A survey with over 4,000 private renters in England by housing charity Shelter has revealed that one in five do not know if their deposit has been protected and almost one in ten know that their deposit definitely has not been.
Overall, nearly one in three renters appears to be entirely unaware of tenancy deposit protection schemes, a year since tenancy deposit protection law was improved to ensure greater protection for renters. Shelter is encouraging renters to check that their landlord has put their deposit in one of the government-backed schemes within 30 days of receiving it, as is now required by law.
Shelter’s research also discovered that the rising cost of deposits – now on average £992 – means that seven per cent of renters were forced to take out credit last year to pay for their deposit, including credit cards and payday loans.
"We campaigned for this change in the law to stop renters from losing money in unfair deposit deductions," said Campbell Robb, chief executive at Shelter, “ so it’s extremely worrying that so many are still unaware of their tenancy deposit rights. We know that most landlords do the right thing but unfortunately some are still unaware of their responsibilities to protect the deposits that are given to them in good faith."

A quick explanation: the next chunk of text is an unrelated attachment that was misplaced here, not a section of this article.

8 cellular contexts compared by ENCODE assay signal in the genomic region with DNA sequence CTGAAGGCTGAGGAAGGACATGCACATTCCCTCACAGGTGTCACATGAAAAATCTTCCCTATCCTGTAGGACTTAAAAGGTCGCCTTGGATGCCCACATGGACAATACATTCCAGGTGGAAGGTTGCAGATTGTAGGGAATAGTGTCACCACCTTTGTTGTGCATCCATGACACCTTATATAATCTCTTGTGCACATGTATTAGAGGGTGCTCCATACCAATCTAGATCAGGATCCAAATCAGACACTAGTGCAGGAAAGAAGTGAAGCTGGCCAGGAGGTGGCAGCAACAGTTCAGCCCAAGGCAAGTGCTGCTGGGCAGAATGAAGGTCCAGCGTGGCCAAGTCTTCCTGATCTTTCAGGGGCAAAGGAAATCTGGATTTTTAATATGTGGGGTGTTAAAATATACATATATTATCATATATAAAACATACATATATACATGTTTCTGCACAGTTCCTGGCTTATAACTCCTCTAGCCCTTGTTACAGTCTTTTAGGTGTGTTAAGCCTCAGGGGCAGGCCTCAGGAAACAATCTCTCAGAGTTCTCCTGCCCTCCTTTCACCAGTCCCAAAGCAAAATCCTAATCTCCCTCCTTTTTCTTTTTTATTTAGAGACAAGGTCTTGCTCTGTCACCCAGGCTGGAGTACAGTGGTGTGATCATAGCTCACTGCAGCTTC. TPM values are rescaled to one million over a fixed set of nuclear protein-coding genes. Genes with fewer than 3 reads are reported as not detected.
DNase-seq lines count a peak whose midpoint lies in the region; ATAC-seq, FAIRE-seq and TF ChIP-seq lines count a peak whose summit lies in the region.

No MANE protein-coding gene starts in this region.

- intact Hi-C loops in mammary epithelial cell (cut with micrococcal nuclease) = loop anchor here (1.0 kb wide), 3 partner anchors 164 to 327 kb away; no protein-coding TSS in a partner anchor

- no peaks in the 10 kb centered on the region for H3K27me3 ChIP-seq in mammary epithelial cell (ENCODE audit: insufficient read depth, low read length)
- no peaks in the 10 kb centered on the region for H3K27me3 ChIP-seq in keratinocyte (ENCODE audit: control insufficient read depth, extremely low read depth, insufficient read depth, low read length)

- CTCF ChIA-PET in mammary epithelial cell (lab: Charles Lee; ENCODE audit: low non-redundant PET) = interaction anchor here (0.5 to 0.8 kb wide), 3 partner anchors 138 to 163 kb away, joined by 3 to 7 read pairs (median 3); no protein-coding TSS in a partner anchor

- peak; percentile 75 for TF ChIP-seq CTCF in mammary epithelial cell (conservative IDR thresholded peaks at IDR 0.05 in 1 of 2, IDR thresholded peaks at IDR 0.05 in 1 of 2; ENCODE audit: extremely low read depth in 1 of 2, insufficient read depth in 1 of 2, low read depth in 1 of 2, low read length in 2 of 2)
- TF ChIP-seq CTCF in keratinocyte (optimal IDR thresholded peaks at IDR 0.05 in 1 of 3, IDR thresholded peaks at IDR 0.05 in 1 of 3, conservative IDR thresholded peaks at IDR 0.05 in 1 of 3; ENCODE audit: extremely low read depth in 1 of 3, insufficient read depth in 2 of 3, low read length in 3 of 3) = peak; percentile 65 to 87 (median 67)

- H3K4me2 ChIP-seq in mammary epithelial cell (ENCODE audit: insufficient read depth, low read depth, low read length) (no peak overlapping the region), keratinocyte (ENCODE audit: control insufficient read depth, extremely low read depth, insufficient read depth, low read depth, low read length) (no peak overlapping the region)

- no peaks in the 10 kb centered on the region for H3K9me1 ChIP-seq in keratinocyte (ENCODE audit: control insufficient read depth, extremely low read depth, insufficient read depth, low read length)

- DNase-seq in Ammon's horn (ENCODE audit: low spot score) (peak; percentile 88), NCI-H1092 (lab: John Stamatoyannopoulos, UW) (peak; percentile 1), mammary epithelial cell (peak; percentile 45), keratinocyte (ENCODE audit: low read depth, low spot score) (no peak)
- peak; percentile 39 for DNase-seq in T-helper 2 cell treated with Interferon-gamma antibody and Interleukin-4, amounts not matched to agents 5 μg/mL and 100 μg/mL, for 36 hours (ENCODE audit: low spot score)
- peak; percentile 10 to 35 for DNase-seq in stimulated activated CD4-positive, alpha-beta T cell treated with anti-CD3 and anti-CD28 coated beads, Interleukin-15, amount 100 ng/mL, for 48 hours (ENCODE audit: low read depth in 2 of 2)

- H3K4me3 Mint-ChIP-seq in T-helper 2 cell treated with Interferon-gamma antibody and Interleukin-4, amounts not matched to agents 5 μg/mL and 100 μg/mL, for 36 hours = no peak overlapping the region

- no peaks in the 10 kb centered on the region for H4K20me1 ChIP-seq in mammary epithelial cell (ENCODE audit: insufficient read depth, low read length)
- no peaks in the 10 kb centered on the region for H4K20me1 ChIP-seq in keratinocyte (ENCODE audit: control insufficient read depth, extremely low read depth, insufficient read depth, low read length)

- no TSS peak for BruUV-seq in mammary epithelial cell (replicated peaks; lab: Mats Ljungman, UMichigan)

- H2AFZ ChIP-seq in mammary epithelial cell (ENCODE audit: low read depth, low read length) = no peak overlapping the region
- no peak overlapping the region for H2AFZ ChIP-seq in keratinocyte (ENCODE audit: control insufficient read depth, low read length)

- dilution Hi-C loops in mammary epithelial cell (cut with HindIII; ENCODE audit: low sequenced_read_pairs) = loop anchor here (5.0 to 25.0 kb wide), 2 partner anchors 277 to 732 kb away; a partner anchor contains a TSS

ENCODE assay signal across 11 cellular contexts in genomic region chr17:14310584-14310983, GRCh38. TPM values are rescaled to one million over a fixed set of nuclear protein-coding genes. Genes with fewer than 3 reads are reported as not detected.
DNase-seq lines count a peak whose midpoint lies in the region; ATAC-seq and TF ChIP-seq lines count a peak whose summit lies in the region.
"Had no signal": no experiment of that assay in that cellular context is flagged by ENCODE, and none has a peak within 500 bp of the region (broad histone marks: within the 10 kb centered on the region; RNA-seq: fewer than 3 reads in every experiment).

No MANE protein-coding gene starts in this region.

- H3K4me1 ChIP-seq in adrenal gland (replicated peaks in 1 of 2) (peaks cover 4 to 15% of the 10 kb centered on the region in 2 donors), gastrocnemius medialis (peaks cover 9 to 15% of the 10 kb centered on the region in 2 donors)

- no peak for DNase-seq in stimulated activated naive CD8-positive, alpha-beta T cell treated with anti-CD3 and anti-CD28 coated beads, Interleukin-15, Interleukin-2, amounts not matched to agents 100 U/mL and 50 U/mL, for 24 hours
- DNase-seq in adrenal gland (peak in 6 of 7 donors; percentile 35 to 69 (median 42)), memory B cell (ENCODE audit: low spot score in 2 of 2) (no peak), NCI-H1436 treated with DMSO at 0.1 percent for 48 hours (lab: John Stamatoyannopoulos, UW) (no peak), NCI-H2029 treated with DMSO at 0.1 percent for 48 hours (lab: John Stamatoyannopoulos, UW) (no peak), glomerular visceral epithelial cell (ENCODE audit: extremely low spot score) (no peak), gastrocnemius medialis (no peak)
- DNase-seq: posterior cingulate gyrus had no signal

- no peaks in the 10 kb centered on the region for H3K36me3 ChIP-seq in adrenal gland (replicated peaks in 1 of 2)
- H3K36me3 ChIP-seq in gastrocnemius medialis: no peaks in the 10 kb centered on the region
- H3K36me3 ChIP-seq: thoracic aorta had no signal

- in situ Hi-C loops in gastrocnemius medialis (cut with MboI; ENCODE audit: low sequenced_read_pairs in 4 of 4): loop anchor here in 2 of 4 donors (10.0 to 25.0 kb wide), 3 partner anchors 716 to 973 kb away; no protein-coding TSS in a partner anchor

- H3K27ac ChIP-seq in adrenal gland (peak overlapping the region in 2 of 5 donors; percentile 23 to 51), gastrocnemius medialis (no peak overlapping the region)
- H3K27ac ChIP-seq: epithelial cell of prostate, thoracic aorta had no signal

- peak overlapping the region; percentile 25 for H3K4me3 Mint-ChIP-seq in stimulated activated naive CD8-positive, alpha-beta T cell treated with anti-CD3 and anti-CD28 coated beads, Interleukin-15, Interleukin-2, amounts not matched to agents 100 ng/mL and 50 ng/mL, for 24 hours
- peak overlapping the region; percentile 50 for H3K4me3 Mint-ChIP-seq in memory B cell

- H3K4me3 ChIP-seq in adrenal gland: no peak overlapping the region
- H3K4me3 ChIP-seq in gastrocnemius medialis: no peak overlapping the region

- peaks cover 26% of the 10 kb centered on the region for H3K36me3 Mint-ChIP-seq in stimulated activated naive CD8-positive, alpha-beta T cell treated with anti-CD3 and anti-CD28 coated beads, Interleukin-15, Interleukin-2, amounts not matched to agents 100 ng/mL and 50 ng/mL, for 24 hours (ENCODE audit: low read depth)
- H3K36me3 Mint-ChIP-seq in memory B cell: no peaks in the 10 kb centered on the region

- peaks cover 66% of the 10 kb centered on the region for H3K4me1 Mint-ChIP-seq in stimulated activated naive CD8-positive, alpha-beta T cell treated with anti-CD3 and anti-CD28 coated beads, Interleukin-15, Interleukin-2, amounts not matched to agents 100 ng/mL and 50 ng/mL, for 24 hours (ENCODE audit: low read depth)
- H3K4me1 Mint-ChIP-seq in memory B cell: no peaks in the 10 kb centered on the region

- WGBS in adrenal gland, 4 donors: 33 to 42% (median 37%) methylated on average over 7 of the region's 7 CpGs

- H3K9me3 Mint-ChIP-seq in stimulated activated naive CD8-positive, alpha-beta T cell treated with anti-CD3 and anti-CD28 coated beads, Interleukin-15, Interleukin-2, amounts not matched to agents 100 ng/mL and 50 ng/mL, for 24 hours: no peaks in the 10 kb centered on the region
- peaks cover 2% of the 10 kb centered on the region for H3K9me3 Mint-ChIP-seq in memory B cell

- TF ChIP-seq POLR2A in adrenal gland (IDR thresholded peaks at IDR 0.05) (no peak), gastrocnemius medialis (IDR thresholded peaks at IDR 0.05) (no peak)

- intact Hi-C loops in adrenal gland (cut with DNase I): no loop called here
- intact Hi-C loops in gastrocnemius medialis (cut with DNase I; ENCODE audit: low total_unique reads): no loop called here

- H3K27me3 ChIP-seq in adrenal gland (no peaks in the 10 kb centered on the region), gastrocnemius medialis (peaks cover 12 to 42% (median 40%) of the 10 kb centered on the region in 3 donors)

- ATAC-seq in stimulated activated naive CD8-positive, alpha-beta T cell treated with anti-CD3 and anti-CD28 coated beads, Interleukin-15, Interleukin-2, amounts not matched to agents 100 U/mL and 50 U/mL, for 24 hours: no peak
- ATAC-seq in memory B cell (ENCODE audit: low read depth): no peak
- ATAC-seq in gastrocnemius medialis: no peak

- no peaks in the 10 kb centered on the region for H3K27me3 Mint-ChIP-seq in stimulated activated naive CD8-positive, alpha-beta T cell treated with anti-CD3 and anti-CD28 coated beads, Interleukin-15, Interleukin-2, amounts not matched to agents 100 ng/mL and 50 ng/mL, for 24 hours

Housing Minister Mark Prisk added: “Tenancy Deposit schemes offer vital protection for both tenants and landlords, giving them financial peace of mind and offering neutral help to resolve disputes.
“In March alone, 2.6 million deposits were protected by Government backed schemes, and over the last six years, more than 7 million deposits have been protected. But there’s always more to do to ensure that people know, and exercise their rights, and I hope that with Shelter’s help, even more tenants will know how to ensure their hard earned cash is safe.”
As well as protecting the deposit from being unfairly withheld, tenancy deposit protection schemes also act as independent mediators if renters think unfair deductions have been taken from it when a tenancy ends.
Landlords who fail to place their tenants’ deposit in one of the government authorised schemes within 30 days of receiving it or can be taken to court. They could face a penalty of up to three times the value of the deposit, which is then awarded to the tenant.